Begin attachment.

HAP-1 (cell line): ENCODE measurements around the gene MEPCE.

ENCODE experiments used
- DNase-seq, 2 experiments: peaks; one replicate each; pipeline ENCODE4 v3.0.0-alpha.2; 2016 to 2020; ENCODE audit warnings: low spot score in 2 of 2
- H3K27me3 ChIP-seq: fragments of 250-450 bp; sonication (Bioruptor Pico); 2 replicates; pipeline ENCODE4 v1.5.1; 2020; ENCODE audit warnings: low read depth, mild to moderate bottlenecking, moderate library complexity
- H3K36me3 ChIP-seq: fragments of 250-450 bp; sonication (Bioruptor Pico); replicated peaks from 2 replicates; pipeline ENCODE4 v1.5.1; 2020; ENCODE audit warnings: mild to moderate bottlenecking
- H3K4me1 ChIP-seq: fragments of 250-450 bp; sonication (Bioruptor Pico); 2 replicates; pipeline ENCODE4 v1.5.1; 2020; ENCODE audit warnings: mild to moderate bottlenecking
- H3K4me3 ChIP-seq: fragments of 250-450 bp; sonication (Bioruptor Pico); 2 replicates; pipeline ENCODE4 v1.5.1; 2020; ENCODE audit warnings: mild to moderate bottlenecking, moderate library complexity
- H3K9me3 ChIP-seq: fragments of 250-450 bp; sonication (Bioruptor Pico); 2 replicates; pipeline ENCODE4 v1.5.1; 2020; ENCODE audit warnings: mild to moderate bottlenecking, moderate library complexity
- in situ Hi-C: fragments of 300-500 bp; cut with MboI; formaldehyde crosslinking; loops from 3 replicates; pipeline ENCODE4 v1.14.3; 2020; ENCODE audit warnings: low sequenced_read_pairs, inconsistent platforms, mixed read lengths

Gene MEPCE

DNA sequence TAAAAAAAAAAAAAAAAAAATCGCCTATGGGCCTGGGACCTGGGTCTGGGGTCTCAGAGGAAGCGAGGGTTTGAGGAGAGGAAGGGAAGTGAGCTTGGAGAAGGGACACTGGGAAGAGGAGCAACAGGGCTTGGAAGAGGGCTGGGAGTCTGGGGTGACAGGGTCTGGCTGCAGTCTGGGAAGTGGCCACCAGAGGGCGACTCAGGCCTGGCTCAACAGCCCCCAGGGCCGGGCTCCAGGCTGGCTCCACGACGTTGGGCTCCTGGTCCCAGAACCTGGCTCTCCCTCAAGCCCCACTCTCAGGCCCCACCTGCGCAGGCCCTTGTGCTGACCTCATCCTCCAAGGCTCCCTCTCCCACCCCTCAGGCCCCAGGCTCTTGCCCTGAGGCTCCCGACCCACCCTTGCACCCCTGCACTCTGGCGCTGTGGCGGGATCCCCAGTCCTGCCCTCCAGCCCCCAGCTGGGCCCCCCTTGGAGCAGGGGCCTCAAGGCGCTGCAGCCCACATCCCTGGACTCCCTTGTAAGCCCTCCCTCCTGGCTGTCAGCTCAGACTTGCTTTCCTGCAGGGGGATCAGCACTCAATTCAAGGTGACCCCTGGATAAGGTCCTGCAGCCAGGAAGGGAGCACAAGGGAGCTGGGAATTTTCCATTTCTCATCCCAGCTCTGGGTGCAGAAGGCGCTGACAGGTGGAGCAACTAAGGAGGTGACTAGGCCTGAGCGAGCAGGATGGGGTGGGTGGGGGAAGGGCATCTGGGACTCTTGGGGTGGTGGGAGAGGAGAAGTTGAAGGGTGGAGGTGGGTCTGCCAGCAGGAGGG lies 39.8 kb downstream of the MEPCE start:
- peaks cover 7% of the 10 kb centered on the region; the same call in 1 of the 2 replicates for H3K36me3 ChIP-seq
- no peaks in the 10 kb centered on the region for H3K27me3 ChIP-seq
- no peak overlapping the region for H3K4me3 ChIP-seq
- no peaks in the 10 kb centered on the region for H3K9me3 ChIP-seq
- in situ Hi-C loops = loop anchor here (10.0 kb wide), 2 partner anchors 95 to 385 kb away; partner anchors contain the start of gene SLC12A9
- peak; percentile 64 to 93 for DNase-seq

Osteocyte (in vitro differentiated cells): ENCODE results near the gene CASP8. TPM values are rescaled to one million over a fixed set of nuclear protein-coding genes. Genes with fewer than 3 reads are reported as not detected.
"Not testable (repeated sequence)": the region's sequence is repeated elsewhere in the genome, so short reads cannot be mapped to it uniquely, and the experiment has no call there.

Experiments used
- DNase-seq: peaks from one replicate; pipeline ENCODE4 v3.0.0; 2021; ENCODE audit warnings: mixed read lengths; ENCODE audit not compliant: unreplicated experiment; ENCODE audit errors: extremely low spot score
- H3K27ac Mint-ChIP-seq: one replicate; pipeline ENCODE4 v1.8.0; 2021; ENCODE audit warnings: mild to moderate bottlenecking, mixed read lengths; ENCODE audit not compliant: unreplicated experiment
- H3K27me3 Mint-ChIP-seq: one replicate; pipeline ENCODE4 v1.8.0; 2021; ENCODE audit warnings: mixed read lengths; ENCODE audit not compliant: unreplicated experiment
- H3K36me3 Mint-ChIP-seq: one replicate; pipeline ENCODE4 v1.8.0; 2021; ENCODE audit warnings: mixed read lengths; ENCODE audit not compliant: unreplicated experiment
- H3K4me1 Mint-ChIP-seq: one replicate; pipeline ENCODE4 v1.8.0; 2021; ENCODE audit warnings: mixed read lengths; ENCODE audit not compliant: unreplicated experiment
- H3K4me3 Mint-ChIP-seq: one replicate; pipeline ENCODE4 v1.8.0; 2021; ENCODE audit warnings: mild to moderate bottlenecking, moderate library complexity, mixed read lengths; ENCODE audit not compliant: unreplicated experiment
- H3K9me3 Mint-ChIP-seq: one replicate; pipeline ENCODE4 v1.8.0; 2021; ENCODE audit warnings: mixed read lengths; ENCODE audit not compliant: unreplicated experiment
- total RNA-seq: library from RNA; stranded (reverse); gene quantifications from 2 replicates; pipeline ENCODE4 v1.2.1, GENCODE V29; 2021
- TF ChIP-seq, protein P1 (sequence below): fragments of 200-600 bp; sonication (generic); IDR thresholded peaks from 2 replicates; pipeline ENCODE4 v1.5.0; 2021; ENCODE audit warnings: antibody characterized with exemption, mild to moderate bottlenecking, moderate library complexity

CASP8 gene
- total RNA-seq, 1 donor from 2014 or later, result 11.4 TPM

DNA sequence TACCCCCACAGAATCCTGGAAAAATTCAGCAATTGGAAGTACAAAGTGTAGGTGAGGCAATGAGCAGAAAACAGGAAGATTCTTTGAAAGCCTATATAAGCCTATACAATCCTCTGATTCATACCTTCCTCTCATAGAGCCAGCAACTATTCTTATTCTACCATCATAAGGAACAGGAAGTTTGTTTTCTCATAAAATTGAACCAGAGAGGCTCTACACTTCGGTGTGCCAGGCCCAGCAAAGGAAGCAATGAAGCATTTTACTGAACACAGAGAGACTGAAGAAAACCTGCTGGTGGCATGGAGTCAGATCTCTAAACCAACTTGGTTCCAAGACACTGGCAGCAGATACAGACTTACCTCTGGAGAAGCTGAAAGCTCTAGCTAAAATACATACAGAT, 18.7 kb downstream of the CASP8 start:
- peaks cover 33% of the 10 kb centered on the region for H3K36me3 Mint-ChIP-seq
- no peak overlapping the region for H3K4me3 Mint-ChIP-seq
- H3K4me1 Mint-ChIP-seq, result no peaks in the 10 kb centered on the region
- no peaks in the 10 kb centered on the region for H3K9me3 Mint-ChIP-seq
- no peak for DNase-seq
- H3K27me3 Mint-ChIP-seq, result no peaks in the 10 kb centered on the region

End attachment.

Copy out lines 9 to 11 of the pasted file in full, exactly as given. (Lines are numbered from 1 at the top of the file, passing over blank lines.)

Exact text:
- in situ Hi-C: fragments of 300-500 bp; cut with MboI; formaldehyde crosslinking; loops from 3 replicates; pipeline ENCODE4 v1.14.3; 2020; ENCODE audit warnings: low sequenced_read_pairs, inconsistent platforms, mixed read lengths

Gene MEPCE

DNA sequence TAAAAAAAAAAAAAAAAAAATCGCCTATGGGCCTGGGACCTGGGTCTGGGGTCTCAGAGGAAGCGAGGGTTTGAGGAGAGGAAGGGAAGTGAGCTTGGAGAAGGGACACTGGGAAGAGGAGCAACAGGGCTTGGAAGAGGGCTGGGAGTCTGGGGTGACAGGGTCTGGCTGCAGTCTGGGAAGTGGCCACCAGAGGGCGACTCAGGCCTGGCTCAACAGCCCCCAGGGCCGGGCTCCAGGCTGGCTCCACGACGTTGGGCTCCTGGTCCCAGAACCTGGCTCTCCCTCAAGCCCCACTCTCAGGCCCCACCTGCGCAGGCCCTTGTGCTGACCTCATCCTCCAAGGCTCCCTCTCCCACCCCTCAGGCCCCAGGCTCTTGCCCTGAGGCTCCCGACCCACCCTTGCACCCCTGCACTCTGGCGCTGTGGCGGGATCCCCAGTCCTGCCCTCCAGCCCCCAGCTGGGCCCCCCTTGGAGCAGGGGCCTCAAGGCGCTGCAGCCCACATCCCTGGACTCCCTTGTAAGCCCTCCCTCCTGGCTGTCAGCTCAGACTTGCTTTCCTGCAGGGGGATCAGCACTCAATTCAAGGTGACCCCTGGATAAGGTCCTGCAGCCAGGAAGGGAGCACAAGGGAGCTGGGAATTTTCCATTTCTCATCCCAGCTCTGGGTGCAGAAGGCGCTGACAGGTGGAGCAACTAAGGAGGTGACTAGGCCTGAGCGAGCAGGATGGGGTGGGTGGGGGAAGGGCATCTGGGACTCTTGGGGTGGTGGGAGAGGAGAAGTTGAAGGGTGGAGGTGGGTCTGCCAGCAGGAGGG lies 39.8 kb downstream of the MEPCE start: